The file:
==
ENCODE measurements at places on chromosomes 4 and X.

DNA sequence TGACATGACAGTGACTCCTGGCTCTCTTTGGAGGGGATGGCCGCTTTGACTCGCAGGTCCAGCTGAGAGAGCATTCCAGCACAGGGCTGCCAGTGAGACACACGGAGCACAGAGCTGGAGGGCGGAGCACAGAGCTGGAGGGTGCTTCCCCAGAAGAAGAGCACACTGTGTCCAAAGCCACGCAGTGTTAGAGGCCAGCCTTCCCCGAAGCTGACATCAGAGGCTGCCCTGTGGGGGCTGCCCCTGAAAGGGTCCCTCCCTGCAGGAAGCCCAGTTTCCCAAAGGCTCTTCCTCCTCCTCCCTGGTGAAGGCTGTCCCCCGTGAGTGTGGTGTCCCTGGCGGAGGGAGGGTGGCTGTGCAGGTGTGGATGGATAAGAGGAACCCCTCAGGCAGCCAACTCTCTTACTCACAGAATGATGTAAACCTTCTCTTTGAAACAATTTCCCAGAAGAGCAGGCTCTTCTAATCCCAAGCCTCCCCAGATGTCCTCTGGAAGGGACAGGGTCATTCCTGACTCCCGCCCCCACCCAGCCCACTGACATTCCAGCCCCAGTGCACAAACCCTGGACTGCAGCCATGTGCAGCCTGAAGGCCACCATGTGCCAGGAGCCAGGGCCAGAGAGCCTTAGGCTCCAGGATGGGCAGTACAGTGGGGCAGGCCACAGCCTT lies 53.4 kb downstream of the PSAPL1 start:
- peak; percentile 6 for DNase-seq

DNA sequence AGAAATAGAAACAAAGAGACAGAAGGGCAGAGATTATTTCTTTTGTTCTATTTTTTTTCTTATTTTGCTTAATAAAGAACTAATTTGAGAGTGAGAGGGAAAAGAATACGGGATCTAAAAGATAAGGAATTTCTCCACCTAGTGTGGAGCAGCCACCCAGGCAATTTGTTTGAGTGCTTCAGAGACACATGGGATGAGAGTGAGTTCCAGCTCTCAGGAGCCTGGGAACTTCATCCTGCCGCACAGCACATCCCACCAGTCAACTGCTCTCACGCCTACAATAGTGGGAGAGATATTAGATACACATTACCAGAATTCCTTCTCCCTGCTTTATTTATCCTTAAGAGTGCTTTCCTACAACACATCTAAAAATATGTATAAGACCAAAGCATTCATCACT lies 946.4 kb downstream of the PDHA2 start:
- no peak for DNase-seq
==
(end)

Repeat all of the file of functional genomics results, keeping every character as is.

ENCODE measurements at places on chromosomes 4 and X.

DNA sequence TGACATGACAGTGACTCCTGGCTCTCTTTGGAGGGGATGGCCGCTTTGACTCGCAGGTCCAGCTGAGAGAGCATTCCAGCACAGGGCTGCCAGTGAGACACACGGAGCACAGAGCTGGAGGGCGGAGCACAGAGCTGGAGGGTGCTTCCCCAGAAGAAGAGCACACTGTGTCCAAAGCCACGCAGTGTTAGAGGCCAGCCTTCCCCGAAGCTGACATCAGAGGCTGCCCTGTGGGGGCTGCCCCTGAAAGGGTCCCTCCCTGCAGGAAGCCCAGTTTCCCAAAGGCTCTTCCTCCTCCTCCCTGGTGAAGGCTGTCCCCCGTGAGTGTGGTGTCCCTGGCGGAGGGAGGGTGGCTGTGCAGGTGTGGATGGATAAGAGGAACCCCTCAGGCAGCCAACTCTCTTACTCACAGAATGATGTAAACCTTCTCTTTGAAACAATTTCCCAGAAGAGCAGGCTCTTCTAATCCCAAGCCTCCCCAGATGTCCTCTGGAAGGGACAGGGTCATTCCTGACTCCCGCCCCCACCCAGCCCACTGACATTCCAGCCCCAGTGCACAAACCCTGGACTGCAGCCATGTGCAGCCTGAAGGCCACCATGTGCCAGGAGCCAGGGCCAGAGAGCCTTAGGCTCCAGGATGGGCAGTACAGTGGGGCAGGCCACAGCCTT lies 53.4 kb downstream of the PSAPL1 start:
- peak; percentile 6 for DNase-seq

DNA sequence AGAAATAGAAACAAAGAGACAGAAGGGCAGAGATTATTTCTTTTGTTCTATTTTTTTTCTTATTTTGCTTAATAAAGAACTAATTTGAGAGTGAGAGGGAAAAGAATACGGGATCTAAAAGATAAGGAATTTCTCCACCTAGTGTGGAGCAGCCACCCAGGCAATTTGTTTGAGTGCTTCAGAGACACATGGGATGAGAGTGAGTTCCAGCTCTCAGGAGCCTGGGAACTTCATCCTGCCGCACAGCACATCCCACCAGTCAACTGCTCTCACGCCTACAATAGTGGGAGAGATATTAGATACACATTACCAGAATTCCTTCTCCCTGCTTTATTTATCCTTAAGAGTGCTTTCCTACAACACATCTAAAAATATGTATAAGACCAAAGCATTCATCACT lies 946.4 kb downstream of the PDHA2 start:
- no peak for DNase-seq